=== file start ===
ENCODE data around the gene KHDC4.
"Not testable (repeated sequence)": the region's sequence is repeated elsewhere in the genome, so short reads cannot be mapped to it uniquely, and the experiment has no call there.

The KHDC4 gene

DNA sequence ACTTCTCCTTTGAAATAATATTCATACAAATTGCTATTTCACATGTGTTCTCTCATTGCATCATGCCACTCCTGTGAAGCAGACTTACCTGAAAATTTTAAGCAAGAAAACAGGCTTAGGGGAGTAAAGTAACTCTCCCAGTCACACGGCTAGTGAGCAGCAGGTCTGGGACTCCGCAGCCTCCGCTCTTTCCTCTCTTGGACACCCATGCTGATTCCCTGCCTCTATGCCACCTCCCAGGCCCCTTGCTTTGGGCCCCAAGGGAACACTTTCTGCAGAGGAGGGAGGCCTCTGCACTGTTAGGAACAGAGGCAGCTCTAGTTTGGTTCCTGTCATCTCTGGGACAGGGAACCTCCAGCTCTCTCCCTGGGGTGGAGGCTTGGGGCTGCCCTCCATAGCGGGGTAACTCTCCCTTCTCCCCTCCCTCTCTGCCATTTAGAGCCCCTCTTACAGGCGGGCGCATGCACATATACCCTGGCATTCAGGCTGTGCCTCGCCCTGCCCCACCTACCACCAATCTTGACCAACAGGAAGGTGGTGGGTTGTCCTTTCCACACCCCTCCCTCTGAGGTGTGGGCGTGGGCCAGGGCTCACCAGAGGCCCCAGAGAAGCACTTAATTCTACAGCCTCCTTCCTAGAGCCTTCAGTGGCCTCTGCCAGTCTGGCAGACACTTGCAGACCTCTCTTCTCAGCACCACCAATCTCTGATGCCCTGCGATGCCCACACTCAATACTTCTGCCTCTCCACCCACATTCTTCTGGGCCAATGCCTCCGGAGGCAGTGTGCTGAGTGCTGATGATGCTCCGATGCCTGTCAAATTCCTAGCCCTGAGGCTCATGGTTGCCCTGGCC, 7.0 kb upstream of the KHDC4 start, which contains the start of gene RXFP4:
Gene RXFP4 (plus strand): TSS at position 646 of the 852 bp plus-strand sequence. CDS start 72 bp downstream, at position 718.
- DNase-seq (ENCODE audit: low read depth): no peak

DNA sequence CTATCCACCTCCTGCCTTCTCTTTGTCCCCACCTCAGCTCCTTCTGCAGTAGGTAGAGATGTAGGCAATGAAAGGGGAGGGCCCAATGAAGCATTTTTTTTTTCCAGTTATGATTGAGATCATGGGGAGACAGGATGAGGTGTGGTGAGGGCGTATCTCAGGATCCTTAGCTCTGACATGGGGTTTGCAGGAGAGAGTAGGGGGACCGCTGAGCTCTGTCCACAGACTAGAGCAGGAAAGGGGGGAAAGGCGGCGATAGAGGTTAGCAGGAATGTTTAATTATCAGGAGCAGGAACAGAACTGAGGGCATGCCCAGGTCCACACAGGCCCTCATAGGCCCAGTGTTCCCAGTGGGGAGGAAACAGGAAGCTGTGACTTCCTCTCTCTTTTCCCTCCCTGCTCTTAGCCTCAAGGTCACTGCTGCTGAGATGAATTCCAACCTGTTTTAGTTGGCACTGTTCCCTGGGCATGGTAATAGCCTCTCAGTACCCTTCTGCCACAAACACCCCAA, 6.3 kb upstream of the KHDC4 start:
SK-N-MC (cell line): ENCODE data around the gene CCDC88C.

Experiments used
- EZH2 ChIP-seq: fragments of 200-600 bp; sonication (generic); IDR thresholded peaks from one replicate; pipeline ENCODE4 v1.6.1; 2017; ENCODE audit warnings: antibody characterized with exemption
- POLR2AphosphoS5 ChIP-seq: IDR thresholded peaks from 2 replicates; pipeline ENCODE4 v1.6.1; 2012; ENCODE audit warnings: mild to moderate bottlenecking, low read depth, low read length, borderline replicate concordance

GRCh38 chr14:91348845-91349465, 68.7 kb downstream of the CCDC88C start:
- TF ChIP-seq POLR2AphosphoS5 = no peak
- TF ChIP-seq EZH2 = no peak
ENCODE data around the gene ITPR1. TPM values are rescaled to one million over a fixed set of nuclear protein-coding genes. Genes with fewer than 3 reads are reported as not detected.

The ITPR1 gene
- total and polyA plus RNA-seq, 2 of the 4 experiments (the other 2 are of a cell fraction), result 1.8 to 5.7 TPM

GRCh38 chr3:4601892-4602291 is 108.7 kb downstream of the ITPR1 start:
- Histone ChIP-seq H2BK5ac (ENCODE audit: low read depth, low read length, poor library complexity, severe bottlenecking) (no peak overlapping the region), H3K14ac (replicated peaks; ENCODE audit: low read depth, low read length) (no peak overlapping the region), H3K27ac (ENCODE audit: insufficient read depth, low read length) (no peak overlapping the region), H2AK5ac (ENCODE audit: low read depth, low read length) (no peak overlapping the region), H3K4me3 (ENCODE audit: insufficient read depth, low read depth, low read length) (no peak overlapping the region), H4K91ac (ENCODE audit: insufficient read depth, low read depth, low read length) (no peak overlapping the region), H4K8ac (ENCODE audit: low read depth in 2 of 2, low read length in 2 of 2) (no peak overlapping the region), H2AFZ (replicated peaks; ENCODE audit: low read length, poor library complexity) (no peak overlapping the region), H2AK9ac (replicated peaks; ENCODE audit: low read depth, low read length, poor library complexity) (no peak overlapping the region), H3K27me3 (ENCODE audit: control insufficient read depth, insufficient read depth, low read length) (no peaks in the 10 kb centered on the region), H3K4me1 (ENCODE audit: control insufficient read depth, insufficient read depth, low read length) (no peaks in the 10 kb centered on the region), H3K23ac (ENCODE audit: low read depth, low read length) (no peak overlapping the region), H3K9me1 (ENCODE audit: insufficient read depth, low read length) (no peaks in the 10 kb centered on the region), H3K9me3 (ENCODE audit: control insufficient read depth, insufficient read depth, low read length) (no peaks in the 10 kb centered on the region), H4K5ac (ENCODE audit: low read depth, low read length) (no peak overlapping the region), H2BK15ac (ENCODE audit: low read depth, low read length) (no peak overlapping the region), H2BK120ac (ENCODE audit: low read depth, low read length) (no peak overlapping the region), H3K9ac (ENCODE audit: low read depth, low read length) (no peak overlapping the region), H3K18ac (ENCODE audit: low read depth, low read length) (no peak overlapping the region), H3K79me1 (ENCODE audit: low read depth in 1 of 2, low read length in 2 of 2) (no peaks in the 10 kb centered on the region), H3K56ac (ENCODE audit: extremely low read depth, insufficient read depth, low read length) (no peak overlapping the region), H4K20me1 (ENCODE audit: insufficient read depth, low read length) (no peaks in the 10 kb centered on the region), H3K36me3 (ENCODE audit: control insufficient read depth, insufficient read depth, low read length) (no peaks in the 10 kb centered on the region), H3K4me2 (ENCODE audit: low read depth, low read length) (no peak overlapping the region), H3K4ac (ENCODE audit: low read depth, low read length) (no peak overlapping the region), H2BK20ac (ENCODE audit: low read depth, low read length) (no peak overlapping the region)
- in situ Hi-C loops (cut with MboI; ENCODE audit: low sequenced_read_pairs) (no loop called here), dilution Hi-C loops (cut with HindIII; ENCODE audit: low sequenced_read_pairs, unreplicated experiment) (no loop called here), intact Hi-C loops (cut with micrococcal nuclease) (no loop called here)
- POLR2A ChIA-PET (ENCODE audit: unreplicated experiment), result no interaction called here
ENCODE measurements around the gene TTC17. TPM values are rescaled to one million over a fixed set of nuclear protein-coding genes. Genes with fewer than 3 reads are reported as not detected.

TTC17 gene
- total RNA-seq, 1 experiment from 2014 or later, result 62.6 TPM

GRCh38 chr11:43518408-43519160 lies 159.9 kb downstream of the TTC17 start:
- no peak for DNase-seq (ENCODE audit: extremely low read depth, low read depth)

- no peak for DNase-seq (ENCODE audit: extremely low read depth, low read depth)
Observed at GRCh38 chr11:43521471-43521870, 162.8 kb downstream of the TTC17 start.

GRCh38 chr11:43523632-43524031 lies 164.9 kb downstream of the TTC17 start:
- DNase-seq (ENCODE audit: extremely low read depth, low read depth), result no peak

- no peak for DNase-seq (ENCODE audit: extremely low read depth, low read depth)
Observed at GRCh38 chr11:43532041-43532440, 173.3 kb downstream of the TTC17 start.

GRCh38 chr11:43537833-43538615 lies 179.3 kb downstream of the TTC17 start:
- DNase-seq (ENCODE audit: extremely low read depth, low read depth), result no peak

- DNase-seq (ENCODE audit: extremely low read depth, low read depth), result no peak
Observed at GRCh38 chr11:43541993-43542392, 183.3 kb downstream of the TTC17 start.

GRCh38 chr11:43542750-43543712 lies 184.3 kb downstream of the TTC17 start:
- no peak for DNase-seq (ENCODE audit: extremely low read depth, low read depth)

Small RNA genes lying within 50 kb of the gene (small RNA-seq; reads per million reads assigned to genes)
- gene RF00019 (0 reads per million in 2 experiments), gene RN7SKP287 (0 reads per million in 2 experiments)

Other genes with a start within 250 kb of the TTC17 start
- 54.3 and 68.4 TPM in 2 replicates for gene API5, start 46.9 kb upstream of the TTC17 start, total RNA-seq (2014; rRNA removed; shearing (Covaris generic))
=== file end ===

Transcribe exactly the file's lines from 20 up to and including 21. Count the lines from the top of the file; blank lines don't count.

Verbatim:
- in situ Hi-C loops (cut with MboI; ENCODE audit: low sequenced_read_pairs) (no loop called here), dilution Hi-C loops (cut with HindIII; ENCODE audit: low sequenced_read_pairs, unreplicated experiment) (no loop called here), intact Hi-C loops (cut with micrococcal nuclease) (no loop called here)
- POLR2A ChIA-PET (ENCODE audit: unreplicated experiment), result no interaction called here